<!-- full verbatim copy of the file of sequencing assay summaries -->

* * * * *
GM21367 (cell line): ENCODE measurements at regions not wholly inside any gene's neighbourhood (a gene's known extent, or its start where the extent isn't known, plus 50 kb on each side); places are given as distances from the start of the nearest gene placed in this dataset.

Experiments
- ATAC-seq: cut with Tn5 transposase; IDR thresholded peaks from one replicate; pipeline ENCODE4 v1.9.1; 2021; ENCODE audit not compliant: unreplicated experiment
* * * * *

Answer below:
GM21367 (cell line): ENCODE measurements at regions not wholly inside any gene's neighbourhood (a gene's known extent, or its start where the extent isn't known, plus 50 kb on each side); places are given as distances from the start of the nearest gene placed in this dataset.

Experiments
- ATAC-seq: cut with Tn5 transposase; IDR thresholded peaks from one replicate; pipeline ENCODE4 v1.9.1; 2021; ENCODE audit not compliant: unreplicated experiment